Friday, August 16, 2019
I'm going to leave this here and go sit in traffic for 2 hours trying to get 30 miles. I'm also going to leave the PDF open on my desktop and send it to people since I can't figure out what is going on here and whether this is useful for a ubiquitin linked patient phenotype we've been working on.
What I do get -- new enzyme derived from "foot and mouth disease" that does something interesting to ubiquitin chains that is cooler than just tryptically cleaving it.
Intact mass analysis (using a QE Plus) can distinguish between proteins that have single and multiple ubiquitination sites. Maybe even count the number of distinct ubiquitin sites? Not sure...
Has application to full cell lysates? I think that is something that is maybe shown here just in gels.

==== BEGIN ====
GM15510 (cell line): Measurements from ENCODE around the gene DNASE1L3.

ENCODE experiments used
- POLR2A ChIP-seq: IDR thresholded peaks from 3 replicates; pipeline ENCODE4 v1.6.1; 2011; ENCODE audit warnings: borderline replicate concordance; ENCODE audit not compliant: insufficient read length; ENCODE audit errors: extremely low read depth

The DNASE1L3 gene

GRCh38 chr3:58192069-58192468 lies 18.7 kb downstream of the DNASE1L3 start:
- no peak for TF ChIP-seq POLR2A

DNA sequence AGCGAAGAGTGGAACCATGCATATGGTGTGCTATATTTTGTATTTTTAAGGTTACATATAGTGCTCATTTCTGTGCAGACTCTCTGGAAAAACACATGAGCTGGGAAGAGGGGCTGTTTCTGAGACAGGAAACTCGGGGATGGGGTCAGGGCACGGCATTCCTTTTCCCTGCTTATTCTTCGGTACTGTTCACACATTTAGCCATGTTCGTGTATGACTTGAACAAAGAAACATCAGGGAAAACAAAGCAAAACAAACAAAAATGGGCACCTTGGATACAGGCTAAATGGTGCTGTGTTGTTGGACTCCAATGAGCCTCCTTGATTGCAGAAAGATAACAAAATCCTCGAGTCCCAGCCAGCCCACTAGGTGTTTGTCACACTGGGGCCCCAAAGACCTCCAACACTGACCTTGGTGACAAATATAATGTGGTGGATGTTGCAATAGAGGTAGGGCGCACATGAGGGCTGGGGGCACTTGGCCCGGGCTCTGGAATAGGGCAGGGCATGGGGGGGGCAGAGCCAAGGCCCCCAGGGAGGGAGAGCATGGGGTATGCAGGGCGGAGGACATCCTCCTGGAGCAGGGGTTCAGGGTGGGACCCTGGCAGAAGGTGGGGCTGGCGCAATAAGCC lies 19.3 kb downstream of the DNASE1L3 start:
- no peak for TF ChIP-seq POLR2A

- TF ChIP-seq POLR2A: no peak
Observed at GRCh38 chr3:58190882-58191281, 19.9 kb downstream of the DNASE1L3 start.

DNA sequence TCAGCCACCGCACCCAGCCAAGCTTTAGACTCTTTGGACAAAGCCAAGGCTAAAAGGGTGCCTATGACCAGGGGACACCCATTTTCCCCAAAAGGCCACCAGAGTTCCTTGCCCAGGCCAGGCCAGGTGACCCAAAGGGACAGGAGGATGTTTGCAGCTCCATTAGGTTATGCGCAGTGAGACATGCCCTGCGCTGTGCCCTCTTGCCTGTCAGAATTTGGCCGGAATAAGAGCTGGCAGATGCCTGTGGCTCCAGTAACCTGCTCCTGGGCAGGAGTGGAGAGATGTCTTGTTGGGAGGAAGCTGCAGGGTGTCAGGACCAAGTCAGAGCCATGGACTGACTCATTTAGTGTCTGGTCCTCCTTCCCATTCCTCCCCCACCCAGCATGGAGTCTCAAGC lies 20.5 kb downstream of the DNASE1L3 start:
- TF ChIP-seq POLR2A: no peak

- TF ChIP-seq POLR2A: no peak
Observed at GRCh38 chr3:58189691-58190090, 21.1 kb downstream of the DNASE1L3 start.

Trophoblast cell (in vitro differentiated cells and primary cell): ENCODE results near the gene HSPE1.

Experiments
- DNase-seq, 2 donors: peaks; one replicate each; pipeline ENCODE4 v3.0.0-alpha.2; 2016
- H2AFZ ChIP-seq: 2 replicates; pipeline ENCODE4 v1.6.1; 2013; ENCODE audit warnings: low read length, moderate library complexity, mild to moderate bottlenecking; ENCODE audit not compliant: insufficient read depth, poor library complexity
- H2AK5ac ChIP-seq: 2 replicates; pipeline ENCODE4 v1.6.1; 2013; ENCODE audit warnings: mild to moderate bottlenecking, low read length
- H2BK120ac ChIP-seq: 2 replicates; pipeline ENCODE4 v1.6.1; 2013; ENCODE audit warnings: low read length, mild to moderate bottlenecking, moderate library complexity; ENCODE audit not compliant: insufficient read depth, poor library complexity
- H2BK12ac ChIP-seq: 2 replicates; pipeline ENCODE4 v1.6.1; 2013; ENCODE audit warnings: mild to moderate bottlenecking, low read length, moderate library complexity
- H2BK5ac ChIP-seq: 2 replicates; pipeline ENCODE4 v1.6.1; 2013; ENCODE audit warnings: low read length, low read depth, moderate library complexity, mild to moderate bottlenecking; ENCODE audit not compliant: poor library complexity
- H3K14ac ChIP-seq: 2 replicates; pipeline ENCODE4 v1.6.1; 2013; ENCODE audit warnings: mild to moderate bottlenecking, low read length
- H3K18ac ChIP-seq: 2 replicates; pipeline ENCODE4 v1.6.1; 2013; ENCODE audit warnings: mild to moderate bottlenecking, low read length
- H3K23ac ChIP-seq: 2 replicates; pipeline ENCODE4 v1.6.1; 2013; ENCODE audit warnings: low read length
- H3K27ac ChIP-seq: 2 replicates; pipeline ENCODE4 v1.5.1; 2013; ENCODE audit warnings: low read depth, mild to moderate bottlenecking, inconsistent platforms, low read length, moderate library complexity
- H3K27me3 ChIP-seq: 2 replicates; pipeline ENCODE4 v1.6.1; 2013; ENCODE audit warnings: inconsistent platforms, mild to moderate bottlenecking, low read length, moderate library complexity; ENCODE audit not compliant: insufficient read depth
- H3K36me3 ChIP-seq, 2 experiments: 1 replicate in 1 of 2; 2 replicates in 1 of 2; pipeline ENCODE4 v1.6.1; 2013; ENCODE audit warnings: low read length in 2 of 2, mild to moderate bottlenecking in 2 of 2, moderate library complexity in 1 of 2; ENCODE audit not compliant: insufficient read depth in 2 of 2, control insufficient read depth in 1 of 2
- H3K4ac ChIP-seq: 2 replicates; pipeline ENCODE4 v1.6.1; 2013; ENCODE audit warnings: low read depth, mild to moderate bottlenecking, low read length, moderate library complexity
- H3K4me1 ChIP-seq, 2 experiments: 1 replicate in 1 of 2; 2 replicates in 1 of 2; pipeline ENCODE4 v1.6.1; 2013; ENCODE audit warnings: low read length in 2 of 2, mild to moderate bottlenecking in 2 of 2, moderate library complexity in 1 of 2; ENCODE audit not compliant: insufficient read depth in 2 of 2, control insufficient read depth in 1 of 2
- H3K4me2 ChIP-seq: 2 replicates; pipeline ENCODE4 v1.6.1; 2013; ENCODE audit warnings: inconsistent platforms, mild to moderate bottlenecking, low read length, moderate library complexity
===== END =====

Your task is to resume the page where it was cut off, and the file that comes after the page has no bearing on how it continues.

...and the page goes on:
Somehow can distinguish between straight chain and branch chain ubiquitin? Maybe my brain is rejecting all this because I didn't know until now that ubiquitin branches? I thought it was a relatively short peptide chain that with 3 or 4 known configurations? Like GGK(something)end or LRGGK (something)end, and GGK(something longer)K(something) end, which is, by-the-way, tough to sort out in my hands, particularly with incomplete digestion in an attempt to miss the first event. Despite the fact this paper says the K-GG is "easily detectable by MS" I'd contend that most search engines don't like this mod very much, and definitely don't like the longer variants. So -- even though I don't understand what is going on here -- I realize any improvement here is worth knowing about!